Home | Business | How to Become a Certified Green Business

How to Become a Certified Green Business

Green business certificationGreen businesses across all industries are instituting simple changes that make big differences to the environment. Whether by swapping standard light bulbs for fluorescent bulbs, programming thermostats to lower output during off-hours or incentivizing employee carpools, green initiatives are inherently self-perpetuating. They save money while preserving the environment and attracting a quickly growing market for green goods and services.

However, as the market for green products flourishes, “greenwashing,” or implied eco-friendliness that collapses upon closer scrutiny, has become prevalent. Truly green businesses are turning to eco-labels and green certifications as the most reliable indicators of environmental stewardship, and discerning consumers have come to expect them. Certification is typically awarded by independent, third-party experts who conduct a thorough review of a product, service, process or project’s life cycle, from sourcing to manufacturing through distribution and disposal.

Certification has the added benefit of insuring that your business operates at maximum efficiency while establishing the high performance standards perquisite to company longevity. Most certifying bodies provide detailed blueprints to the certification process and offer online support at every stage.

The following are ordered from general to specialized; international certification options appear toward the end.

  • Green Business Bureau (GBB) Certification: The Green Business Bureau certifies businesses that meet five criteria, beginning with completion of the rigorous GBB assessment, which credits existing green achievements while initiating an online tracking system that supports the remaining initiatives necessary for certification. Participating businesses will also need to create a corporate sustainability vision statement. Online and on-site support are both available.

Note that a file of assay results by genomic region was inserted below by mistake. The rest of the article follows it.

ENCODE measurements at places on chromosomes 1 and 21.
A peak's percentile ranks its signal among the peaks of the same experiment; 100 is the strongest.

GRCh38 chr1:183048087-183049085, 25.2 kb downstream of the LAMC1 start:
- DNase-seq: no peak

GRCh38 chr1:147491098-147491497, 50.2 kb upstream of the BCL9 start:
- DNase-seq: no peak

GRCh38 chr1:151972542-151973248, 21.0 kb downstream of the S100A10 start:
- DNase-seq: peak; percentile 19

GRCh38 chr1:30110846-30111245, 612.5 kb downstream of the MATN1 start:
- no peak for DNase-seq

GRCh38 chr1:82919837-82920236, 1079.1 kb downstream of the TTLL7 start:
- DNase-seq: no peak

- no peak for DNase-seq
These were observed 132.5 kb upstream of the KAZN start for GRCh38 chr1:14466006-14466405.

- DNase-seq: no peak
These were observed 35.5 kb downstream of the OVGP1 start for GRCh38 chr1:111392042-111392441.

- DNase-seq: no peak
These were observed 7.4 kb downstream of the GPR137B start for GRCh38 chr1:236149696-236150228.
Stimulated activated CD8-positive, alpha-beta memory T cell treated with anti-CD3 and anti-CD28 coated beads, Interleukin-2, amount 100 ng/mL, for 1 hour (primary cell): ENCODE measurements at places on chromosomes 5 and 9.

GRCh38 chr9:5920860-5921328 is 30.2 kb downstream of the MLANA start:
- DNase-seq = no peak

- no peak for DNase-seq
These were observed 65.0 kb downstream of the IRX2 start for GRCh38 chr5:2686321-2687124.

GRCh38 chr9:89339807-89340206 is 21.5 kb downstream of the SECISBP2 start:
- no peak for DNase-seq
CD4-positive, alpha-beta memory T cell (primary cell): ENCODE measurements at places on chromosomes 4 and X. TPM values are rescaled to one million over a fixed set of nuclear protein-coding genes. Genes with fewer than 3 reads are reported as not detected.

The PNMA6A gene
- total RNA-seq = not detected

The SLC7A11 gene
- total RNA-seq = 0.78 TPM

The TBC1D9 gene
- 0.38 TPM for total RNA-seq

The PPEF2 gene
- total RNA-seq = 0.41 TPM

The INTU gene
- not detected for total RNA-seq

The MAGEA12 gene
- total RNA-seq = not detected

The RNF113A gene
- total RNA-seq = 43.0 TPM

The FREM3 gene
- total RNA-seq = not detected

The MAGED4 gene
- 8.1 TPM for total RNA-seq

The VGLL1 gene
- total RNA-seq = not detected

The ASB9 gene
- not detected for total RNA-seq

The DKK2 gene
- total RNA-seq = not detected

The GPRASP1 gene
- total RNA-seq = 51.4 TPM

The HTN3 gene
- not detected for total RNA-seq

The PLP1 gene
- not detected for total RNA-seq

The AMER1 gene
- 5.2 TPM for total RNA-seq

• Green Seal: Green Seal certification is one of the oldest and most recognizable indicators of sustainable goods and services in the nation. Green Seal issues certification based on 32 standards that address 375 business categories, from food services to light bulbs. This is done after intensive life cycle analysis exploring all the social and environmental impacts of business processes.
  • Energy Star: The EPA awards Energy Stars to commercial businesses and industrial plants operating in buildings that score a 75 or higher on the agency’s 100-point energy efficiency scale, which translates into better performance than 75% of commercial buildings in the U.S. and makes a sizable dent in the $200 billion spent annually on energy nationwide. The EPA promotes Energy Star awardees regularly, regularly drawing media attention to individual buildings and businesses on the forefront of energy efficient design and operations.
  • LEED Awards: Leadership in Energy and Environmental Design (LEED) certification also recognizes energy efficiency in construction and renovation projects, and its governing body, the U.S. Green Building Council (USGBC) has certified federal agencies like the Departments of Energy and State and is currently active in 135 countries worldwide. Various ratings systems accommodate a full range of construction projects.
  • EU Eco-Labels: The European Union’s Eco-Label program has attracted hundreds of European businesses and conducts a scrupulous life cycle review open to all industries except food and medical, which undergo equally rigorous monitoring and assessment procedures.
  • EcoLogos: Created by the Canadian government, the EcoLogo program has extended its influence throughout North America and bills itself as the largest and most respected environmental standard and certification mark. EcoLogo also scrutinizes the entire product life cycle and insures that goods and services perform as well as non-certified alternatives. Program standards are designed to recognize only the top 20% of available products.

Image credit: Ken Teegardin, courtesy flickr

Leave a Reply

Your email address will not be published. Required fields are marked *